Vital Signs 2018


High School Completion

As of the 2016 census, 88% of Hamiltonians, age 25-64, have completed at least a high school diploma, up from 84% in 2006, but still lower than the provincial average of 90%1. School boards are now able to track what percentage of students complete their OSSD within five years of starting Grade 9. Just over 86% of HWCDSB and 79% of HWDSB students finish within five years; the provincial average is 86.5%2. In general, girls have higher completion rates than boys, and overall graduation rates vary across schools.

As the Spectator’s All About Us demonstrated, there are significant neighbourhood differences in terms of high school completion: there were 11 neighbourhoods where less than 4% of residents, age 25-64, had not completed high school, while six neighbourhoods had more than 30% of residents who had not completed. Find the full map at this link: All About Us.

Post-Secondary Completion

The percentage of Hamiltonians who have completed either a post-secondary certificate, trades program, diploma or degree rose to 62% in 2016 from 58% in 2006, but was lower than the provincial average of 65%3. One quarter of Hamiltonians had a university degree, lower than the provincial average of 32%. Hamilton is slightly higher than provincial average (7% vs 6%) for trades program completion. Similar to high school completion, women achieve university degrees at higher rates than men (27% compared to 22%)4. The Spectator’s All About Us showed great differences between neighbourhoods: in seven neighbourhoods, over 80% of residents, age 25-64, had completed some post-secondary education, while in another nine neighbourhoods, less than 40% residents had done so. Find the full map at this link: All About Us.

Standardized Student Test Scores

Hamilton students are tested in Grades 3, 6, and 9 by the “EQAO”, which measures reading, writing, and math performance against provincial standards5. The HWCDSB consistently achieves higher than provincial averages, with one exception in 2016-2017: Grade 6 math and Grade 9 applied math. The HWDSB is usually just under the provincial average, but has declined in seven of the nine test areas over the past five years. In addition, 38% of its Grade 6 students met the standard in math vs 50% provincially. There is a great variation between schools in both boards: 13 elementary schools had less than 20% of Grade 6 students meet provincial math standards, while six schools had more than 75% meet the standard.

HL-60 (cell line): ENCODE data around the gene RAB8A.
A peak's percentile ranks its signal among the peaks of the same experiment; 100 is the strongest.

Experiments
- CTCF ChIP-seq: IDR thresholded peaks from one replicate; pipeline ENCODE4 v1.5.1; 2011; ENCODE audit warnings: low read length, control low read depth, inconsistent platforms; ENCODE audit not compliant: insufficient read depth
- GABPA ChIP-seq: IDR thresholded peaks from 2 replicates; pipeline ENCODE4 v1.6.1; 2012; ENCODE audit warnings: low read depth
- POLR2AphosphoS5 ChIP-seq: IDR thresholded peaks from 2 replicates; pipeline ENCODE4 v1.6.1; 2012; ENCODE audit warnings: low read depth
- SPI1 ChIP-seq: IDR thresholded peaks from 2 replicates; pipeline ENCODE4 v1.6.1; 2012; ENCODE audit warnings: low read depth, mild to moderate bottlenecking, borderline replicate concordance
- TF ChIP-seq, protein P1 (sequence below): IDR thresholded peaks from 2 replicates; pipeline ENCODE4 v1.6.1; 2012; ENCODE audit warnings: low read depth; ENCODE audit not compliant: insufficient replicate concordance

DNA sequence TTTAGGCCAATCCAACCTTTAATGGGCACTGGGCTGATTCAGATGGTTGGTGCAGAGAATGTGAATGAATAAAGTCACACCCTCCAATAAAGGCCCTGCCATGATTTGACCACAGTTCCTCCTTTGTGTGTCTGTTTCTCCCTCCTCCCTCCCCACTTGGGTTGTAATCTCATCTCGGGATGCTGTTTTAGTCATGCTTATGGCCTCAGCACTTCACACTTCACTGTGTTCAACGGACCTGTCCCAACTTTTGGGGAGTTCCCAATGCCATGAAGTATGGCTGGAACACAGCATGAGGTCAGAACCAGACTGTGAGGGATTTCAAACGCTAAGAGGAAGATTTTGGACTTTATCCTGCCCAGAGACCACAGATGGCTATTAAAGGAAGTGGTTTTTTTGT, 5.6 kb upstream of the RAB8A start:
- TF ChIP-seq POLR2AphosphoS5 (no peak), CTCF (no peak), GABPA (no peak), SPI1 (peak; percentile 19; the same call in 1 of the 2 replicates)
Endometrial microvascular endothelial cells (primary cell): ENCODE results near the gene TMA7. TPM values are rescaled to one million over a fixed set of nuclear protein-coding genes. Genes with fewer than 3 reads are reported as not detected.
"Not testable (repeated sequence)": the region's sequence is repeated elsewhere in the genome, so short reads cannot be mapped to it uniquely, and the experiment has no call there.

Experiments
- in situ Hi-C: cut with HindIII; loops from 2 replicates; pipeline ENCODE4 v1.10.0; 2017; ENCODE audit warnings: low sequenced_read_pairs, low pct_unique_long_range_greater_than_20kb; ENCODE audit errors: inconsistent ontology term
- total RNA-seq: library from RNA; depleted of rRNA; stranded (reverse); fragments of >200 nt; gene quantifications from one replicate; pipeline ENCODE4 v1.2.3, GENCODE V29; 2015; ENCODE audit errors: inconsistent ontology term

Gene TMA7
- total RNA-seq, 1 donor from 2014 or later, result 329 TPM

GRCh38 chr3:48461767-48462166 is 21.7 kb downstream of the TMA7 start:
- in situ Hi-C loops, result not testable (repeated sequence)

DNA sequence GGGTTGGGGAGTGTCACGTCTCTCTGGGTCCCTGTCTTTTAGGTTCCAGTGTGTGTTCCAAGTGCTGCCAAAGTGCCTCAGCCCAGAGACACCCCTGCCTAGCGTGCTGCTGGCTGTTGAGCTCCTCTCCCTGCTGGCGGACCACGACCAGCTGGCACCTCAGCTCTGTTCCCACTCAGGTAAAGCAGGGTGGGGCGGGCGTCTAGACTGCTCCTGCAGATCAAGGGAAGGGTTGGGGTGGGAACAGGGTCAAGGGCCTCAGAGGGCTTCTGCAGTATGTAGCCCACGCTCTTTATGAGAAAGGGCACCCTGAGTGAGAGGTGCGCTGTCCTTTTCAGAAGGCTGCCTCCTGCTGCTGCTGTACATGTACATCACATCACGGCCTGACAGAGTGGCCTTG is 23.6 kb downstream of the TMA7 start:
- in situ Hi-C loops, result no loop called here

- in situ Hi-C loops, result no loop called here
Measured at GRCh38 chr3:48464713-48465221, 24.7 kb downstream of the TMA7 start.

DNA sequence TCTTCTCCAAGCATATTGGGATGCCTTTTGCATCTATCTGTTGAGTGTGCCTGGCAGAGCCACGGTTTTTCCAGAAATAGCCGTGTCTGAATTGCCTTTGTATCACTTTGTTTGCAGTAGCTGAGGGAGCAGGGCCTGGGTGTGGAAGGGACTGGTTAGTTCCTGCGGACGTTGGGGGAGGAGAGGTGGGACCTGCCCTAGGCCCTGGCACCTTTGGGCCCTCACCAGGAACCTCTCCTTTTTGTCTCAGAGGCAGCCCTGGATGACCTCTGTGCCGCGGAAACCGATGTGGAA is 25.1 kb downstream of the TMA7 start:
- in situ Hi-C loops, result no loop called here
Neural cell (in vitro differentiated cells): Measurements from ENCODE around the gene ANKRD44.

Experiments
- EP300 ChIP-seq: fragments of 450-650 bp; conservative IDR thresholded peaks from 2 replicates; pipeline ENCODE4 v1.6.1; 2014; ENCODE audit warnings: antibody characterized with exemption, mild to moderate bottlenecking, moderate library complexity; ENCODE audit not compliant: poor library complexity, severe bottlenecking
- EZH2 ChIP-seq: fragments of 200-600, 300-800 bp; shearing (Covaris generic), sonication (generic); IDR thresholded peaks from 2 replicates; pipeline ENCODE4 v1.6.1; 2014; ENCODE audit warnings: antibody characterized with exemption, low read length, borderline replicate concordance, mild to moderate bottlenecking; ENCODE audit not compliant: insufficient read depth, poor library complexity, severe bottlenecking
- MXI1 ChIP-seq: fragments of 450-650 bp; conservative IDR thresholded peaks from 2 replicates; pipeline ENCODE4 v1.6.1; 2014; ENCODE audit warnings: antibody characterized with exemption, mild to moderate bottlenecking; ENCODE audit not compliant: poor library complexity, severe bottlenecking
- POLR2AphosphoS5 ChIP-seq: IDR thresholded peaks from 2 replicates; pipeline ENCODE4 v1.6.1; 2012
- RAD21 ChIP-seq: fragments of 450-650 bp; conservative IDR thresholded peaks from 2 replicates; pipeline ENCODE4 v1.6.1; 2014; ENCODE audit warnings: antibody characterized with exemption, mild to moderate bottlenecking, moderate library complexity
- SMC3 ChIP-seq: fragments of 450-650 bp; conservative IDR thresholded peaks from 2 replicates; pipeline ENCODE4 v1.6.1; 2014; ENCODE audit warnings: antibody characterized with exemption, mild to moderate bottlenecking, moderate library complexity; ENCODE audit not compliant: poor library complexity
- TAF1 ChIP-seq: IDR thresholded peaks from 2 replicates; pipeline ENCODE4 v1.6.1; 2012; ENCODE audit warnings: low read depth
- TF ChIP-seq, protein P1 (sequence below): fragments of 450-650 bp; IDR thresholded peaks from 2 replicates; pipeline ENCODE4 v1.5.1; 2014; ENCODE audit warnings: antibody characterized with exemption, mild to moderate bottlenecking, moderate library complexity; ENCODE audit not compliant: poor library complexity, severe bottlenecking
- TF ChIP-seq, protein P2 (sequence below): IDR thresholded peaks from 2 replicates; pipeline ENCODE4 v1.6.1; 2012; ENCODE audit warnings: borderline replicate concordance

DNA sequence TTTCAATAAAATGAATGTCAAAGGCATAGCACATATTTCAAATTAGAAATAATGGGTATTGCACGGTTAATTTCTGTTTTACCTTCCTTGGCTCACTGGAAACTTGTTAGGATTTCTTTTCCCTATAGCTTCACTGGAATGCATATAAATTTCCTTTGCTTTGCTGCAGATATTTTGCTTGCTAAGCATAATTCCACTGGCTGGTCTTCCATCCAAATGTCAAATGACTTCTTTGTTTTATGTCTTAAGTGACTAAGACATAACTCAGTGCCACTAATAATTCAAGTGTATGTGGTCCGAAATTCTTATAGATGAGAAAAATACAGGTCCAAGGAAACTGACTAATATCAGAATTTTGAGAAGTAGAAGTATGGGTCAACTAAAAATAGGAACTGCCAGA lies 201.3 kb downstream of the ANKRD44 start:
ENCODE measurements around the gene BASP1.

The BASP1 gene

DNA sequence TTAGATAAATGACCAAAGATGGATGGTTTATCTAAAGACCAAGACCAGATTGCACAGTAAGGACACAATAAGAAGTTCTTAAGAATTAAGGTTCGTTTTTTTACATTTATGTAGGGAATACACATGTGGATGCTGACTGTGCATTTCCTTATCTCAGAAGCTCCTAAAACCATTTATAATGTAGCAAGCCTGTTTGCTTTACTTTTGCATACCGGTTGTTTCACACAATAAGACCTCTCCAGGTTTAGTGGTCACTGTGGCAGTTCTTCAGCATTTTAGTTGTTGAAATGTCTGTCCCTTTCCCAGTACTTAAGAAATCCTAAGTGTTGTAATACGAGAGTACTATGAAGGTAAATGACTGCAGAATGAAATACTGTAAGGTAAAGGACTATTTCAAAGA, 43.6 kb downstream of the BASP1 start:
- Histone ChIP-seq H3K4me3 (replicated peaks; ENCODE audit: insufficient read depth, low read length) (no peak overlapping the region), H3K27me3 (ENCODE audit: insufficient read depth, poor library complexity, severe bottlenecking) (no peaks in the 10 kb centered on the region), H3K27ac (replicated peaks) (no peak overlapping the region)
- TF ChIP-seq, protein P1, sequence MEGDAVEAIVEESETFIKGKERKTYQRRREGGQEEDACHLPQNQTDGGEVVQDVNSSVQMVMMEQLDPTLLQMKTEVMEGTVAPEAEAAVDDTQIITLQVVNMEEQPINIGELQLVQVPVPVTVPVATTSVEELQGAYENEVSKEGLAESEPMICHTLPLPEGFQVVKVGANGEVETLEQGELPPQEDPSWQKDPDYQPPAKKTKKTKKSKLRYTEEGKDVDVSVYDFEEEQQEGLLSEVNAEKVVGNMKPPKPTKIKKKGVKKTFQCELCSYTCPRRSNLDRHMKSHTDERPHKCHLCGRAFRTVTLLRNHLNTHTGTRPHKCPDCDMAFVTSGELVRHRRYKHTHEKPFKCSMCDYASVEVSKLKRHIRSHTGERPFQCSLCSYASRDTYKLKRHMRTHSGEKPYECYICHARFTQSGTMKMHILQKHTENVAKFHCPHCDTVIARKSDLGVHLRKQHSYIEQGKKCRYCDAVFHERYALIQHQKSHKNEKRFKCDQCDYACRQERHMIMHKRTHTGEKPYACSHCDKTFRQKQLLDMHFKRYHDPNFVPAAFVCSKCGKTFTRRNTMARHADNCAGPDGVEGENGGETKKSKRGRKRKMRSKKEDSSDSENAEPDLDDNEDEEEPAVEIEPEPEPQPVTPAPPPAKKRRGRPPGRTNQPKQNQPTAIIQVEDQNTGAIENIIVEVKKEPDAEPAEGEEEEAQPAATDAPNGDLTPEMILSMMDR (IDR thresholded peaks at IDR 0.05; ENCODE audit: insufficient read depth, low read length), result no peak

For full results, or to search EQAO scores for individual schools, visit the EQAO website.

Early Development Instrument

The Early Development Instrument (EDI) assesses readiness for school among senior kindergarten students across five areas:

Children are rated by teachers and can be “vulnerable” on any one or more areas. There is an overall vulnerability rate which is the percentage of children who are vulnerable in one or more area. The vulnerability rate has been shown to be a strong predictor of future school success.

In 2015, Hamilton children had an overall vulnerability of 31%, which was similar to prior years, but was improved in Language and Cognitive Development and Communication Skills and General Knowledge. Vulnerability was higher in Emotional Maturity, and slightly higher in Physical Health and Well-being. After a decade of being above the provincial averages, Hamilton children pulled within one percentage point: 30.7% compared to 29.4%6.

The EDI varies greatly by neighbourhood and ward: Wards 3 and 4 have the highest rates of overall vulnerability, at 47% and 40% respectively, while Wards 10,12, and 15 were below 25%. Past research has shown the strongest factors that influence vulnerability are7:

1 Statistics Canada. 2016 Census, Census Profile.
2 Ontario Ministry of Education. School Board Progress Reports. Accessed April 2018.
3 Statistics Canada. 2016 Census, Census Profile.
4 ibid.
5 All of the following information is from
6 City of Hamilton, 2017. The Hamilton Early Years Community Plan 2016-2020. Appendix 8.
7City of Hamilton, Social Development and Early Childhood Division. Originally cited in Hamilton’s Vital Signs 2011.